Another step taken in lab to develop fusion energy

American scientists who have been trying to produce energy from nuclear fusion say they have moved a big step forward in their research, which aims to harness the process originally used in hydrogen bombs to produce clean, abundant energy.

Scientists from the Lawrence Livermore National Laboratory report they were able to create a type of fusion reaction by bombarding a microscopic pellet of fuel with beams from 192 powerful lasers to compress its component parts – hydrogen isotopes known as deuterium and tritium – and fuse them together at the atomic level. This generated large amounts of heat and other nuclear reactions that together represented more energy than the fuel originally possessed.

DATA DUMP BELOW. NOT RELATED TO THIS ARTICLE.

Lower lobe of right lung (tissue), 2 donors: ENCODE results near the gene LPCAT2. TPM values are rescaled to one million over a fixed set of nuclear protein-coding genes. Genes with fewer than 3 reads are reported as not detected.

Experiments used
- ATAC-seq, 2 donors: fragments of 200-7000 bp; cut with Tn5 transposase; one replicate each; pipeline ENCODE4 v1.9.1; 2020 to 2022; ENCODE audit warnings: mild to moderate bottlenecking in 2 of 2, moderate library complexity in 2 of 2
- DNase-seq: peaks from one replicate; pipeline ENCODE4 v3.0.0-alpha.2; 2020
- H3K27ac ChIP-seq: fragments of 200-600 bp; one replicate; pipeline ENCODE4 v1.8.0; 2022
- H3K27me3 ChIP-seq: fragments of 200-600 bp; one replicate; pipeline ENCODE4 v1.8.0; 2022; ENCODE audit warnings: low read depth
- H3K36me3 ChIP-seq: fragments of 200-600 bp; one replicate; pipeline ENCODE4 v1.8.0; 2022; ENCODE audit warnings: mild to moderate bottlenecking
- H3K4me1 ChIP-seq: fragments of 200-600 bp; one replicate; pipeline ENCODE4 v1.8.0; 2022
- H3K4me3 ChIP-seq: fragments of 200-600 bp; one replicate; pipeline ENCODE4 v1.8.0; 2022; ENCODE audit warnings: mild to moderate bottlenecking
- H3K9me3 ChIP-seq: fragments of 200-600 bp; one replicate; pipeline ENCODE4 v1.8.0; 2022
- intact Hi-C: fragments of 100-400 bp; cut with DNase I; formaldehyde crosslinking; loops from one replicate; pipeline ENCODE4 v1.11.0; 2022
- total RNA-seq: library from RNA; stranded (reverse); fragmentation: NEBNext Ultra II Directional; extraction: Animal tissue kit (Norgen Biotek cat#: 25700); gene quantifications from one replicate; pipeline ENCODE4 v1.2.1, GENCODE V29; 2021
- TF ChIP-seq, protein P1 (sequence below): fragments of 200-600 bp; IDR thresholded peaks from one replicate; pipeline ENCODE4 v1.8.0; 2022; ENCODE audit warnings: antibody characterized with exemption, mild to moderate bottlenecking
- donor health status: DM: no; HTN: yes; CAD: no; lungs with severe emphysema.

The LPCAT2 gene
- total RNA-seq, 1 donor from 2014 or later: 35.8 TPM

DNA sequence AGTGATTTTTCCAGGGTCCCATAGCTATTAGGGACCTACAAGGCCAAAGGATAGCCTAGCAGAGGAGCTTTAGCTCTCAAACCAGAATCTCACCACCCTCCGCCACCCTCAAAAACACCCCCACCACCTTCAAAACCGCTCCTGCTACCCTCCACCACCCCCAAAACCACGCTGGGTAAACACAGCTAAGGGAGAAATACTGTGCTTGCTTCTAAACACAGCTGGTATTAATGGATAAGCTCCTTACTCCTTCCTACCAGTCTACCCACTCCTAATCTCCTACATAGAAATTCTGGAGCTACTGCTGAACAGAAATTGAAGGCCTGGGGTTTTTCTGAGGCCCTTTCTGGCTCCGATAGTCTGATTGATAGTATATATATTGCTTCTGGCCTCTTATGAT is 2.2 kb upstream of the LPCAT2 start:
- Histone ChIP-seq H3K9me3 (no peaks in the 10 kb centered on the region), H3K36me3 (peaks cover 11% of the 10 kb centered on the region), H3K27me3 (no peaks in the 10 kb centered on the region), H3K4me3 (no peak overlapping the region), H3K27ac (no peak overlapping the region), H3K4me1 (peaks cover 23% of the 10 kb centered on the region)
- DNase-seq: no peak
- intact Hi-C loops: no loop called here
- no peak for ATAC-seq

The fusion of atomic nuclei is the same process that fuels stars throughout the universe, including our sun. Scientists at the Lawrence Livermore Laboratory’s National Ignition Facility are working on a much smaller scale, of course. Their ultimate goal — creating a sustainable, controllable fusion reaction that is a net positive source of energy — is some years away.

A practical method of generating energy from fusion has been a physicists’ dream for decades. Although fusion is at the heart of the hydrogen warheads the world superpowers built in the 20th century, the process of fusion itself would not produce the dangerous radiation that is created by modern nuclear power generators, which use nuclear fission to create energy from enriched uranium fuel.

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